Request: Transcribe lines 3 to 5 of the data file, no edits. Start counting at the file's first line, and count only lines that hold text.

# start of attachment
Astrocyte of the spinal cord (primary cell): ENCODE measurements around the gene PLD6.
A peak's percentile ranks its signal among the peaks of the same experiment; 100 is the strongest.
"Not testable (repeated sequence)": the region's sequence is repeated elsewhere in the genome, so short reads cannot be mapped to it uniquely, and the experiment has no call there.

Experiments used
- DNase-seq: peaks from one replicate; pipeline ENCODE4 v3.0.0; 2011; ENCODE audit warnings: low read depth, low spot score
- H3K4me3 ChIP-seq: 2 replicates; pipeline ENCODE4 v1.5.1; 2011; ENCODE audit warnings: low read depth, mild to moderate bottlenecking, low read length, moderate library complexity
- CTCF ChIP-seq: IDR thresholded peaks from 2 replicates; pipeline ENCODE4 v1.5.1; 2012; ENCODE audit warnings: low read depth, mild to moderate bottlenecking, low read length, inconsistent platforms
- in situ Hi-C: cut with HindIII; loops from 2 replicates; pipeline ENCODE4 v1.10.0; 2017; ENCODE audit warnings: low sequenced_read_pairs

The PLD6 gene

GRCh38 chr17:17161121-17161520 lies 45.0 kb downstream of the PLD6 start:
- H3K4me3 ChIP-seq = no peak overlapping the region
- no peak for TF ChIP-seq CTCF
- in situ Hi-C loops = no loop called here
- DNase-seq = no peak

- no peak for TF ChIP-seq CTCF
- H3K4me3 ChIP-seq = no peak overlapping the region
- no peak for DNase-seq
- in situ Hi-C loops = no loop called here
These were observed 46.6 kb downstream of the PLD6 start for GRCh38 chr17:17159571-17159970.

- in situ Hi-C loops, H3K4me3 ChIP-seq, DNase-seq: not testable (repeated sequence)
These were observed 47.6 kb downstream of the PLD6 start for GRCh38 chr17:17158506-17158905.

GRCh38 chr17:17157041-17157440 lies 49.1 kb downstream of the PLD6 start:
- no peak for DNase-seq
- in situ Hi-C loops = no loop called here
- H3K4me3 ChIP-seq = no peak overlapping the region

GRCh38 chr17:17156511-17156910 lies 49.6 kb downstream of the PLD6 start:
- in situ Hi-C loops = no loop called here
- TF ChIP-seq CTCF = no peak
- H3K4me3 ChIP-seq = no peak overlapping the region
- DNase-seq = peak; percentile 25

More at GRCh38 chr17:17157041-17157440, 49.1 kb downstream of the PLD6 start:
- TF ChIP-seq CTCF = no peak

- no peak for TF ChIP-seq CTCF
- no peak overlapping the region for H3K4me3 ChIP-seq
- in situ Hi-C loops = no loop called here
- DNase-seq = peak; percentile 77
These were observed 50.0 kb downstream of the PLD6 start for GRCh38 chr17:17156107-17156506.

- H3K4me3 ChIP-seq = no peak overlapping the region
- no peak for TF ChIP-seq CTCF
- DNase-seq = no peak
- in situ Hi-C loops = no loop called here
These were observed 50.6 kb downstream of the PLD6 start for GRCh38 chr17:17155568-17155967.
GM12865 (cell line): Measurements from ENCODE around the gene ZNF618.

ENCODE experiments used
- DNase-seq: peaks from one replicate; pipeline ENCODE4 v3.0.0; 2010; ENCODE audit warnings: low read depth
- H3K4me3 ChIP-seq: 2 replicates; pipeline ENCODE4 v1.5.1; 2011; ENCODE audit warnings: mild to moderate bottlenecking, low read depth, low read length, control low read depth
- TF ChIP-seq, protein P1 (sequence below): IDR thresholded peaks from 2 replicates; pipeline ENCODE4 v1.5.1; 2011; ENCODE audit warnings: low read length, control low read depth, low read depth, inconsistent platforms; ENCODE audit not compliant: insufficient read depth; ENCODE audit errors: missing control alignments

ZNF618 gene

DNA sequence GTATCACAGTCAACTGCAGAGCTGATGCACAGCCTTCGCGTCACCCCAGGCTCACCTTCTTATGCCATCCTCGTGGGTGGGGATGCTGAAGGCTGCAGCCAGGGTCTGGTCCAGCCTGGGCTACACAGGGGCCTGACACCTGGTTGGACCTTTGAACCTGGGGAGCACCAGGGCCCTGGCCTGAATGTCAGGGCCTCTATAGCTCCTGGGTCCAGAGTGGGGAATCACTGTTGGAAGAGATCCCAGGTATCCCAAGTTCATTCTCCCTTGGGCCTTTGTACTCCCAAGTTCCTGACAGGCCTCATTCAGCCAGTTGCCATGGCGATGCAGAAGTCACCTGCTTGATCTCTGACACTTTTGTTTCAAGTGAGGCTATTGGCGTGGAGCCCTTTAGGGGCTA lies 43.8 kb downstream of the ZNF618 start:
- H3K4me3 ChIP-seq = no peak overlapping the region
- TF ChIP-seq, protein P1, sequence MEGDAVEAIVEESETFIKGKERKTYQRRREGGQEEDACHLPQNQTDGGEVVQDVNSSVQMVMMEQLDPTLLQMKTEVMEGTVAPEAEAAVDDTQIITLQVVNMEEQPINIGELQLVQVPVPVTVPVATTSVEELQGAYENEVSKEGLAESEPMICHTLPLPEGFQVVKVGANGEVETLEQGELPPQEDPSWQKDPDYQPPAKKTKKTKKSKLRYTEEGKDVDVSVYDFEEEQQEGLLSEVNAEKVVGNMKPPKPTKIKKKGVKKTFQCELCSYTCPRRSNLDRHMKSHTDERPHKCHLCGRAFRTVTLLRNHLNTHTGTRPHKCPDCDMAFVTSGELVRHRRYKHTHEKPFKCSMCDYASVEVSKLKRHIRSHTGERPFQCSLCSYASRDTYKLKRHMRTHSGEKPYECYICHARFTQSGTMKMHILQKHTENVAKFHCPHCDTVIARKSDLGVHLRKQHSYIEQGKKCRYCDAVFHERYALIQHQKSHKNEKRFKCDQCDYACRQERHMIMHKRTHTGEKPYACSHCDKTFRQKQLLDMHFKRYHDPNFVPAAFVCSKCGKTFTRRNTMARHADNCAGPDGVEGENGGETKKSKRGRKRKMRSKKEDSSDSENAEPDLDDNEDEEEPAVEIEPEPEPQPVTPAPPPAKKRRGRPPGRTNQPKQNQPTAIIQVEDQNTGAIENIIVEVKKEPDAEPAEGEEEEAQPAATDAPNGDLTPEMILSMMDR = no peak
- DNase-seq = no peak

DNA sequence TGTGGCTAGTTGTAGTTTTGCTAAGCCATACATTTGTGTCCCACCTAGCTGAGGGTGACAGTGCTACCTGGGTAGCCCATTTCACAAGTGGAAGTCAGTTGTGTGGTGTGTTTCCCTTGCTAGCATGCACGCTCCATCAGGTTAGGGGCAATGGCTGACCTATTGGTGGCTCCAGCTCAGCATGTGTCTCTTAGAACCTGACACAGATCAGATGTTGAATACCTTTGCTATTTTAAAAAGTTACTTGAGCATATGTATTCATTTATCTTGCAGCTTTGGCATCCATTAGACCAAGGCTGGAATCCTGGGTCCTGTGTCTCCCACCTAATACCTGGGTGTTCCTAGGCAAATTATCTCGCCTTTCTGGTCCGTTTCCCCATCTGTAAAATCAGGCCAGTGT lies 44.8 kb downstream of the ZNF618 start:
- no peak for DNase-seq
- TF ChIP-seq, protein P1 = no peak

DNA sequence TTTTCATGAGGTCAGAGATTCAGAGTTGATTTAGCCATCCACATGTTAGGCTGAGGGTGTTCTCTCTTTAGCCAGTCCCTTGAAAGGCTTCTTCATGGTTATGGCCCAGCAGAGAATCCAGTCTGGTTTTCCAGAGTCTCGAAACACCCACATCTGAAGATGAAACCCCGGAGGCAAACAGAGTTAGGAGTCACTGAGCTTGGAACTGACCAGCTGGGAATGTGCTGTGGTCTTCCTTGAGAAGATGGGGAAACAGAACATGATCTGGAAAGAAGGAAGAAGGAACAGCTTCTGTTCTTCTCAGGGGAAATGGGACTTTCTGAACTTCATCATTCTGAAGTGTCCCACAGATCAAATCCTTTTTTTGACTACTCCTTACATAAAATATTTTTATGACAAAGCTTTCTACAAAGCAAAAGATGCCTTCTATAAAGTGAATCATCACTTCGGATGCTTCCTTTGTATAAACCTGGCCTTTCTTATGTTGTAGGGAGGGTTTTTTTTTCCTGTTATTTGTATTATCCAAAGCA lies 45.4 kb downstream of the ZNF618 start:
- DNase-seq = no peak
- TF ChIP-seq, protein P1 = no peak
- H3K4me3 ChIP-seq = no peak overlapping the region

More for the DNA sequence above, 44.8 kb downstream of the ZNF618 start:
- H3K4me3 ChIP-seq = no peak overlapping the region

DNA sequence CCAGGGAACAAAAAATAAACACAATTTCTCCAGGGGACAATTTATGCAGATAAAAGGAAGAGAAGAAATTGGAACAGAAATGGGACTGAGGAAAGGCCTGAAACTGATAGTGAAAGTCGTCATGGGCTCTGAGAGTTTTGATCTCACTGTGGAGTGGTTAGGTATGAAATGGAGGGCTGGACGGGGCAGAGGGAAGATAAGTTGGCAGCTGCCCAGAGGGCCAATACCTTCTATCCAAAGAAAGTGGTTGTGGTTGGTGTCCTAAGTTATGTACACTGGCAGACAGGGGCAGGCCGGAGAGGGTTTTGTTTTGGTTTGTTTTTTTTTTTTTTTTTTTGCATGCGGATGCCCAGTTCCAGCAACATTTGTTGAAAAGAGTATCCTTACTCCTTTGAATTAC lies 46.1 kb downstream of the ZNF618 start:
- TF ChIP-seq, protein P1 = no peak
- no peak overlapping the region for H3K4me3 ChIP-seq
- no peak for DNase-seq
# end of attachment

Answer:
"Not testable (repeated sequence)": the region's sequence is repeated elsewhere in the genome, so short reads cannot be mapped to it uniquely, and the experiment has no call there.

Experiments used
- DNase-seq: peaks from one replicate; pipeline ENCODE4 v3.0.0; 2011; ENCODE audit warnings: low read depth, low spot score